Dossman Thesis

Stopover Departure and Movement Behaviors of Migratory Songbirds

Bryant Dossman, MS (2015)
Advisors:  Stephen Matthews and Paul Rodewald

Thesis

Billions of migratory songbirds worldwide make energetically costly migrations between breeding and overwintering areas. Their small body size, and limited fuel storage capacity, requires that these migrants make punctuated stops along their migratory route to rest and refuel. With timing of arrival on the breeding grounds directly influencing reproductive success, migratory birds exhibit a suite of behaviors during stopover that are thought to minimize the overall time spent on migration. These behaviors and the needs of migrants to rest and refuel, make the distribution and quality of stopover habitats a critical concern for bird conservation. 

Both endogenous (sex, age, energetic condition) and exogenous factors (habitat quality, food, geographical location) have been shown to influence stopover behaviors. I sought to identify the primary drivers of stopover departure decisions and their effect on movement behavior for two migratory passerines, the American redstart Setophaga ruticilla and the yellow-rumped (myrtle) warbler Setophaga coronata coronata within the western Lake Erie basin of the United States (Ohio, Michigan) and Canada (southern Ontario). Experimental manipulation of condition revealed that condition had a strong negative influence on stopover duration and a positive relationship to movement rates of these two migrant species.

A broader sample of 124 radio-marked birds demonstrated that stopover departure was influenced by condition and age, with adult (after-second-year) birds exhibiting greater daily probability of departure than juveniles (second-year) birds. Weather conditions also had a significant influence on stopover duration with increasing tailwinds being associated with a greater daily probability of departure. Interestingly, wind was also an important driver of landscape level movement patterns. Individuals that departed with favorable tailwinds took a more direct route across the lake, which likely increased energetic and temporal efficiencies, and could have cumulative effects across the entire migratory period.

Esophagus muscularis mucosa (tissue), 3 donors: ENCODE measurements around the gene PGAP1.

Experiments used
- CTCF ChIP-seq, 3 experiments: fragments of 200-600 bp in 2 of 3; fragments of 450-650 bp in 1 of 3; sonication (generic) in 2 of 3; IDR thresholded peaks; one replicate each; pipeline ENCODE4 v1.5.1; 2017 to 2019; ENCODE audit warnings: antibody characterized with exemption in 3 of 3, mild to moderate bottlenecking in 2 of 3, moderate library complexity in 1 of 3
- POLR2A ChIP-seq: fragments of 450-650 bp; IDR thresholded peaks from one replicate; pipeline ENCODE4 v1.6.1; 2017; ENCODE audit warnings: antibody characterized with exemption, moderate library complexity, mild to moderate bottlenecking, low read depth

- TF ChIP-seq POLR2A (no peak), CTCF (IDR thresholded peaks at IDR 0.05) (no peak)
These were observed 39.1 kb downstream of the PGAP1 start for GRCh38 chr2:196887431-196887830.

Stopover departure timing and movement behavior are shown to be complex and governed by a variety of endogenous and exogenous factors. Ultimately, individual responses are likely driven by the constraints imposed on them. Given the ultimate importance of arrival timing on the breeding grounds, individuals are likely making behavioral decisions that facilitate a more rapid and timely migration by minimizing stopover periods. Condition upon arrival was associated with early departure (shorter stopover duration), but departure under ideal weather conditions might have a substantially larger impact on the overall rate of migration. As a consequence, individuals that are better able to make `optimal’ decisions (presumably adults) are likely able to realize shorter stopovers and arrive earlier on the breeding grounds. 
Although habitat quality and other exogenous factors influence stopover, my study highlights how weather at the time of departure is an important determinant of stopover duration. With a changing climate, increasing variability in weather, and rapid land development, it is imperative to gain a holistic understanding of the factors that influence the timing of migration and ultimately reproductive success on the breeding grounds.